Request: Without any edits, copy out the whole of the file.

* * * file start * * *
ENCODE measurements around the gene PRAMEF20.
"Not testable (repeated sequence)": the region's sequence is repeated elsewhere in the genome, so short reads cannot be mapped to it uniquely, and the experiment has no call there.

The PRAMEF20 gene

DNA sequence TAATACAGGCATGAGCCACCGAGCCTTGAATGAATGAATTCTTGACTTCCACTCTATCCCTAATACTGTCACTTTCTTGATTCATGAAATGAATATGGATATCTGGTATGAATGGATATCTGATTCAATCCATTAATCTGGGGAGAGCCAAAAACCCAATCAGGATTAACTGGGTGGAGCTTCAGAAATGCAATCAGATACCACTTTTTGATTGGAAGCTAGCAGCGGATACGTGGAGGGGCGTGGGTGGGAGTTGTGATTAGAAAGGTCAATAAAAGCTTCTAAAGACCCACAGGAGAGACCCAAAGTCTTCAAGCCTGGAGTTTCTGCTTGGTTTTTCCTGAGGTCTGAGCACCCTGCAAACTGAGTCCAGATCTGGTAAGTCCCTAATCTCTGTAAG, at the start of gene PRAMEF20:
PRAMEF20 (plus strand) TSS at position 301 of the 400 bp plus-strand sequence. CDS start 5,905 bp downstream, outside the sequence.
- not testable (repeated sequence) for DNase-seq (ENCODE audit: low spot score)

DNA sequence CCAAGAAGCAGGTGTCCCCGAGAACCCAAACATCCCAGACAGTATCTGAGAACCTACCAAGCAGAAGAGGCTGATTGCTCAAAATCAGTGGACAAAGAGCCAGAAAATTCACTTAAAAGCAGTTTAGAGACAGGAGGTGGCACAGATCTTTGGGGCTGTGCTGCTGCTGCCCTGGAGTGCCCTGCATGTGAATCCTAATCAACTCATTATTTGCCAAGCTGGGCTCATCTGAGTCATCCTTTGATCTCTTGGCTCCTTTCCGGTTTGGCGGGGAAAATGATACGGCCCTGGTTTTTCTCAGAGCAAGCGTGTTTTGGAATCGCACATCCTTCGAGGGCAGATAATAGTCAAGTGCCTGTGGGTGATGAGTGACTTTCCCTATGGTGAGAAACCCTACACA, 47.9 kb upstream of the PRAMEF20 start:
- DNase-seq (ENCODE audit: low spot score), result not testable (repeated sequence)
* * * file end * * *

ENCODE measurements around the gene PRAMEF20.
"Not testable (repeated sequence)": the region's sequence is repeated elsewhere in the genome, so short reads cannot be mapped to it uniquely, and the experiment has no call there.

The PRAMEF20 gene

DNA sequence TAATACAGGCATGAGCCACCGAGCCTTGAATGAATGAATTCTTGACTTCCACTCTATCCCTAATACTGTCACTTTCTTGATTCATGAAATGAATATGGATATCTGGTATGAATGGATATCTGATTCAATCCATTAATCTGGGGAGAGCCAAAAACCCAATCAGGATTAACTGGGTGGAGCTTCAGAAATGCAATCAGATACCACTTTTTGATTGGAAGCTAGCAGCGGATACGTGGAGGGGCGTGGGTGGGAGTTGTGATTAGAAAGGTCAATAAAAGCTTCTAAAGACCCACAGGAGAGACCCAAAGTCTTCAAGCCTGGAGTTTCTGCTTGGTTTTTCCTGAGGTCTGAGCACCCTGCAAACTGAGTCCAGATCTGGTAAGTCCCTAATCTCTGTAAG, at the start of gene PRAMEF20:
PRAMEF20 (plus strand) TSS at position 301 of the 400 bp plus-strand sequence. CDS start 5,905 bp downstream, outside the sequence.
- not testable (repeated sequence) for DNase-seq (ENCODE audit: low spot score)

DNA sequence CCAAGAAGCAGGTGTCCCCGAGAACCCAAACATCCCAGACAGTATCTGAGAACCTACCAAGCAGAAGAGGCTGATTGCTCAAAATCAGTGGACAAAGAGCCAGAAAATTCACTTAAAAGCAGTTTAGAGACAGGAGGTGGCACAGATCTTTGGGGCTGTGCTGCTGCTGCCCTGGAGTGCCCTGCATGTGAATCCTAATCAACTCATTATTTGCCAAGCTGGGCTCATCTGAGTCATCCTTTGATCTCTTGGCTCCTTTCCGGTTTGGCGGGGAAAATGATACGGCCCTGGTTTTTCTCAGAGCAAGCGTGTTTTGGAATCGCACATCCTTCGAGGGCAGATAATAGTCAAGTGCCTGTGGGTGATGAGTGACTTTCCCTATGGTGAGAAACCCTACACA, 47.9 kb upstream of the PRAMEF20 start:
- DNase-seq (ENCODE audit: low spot score), result not testable (repeated sequence)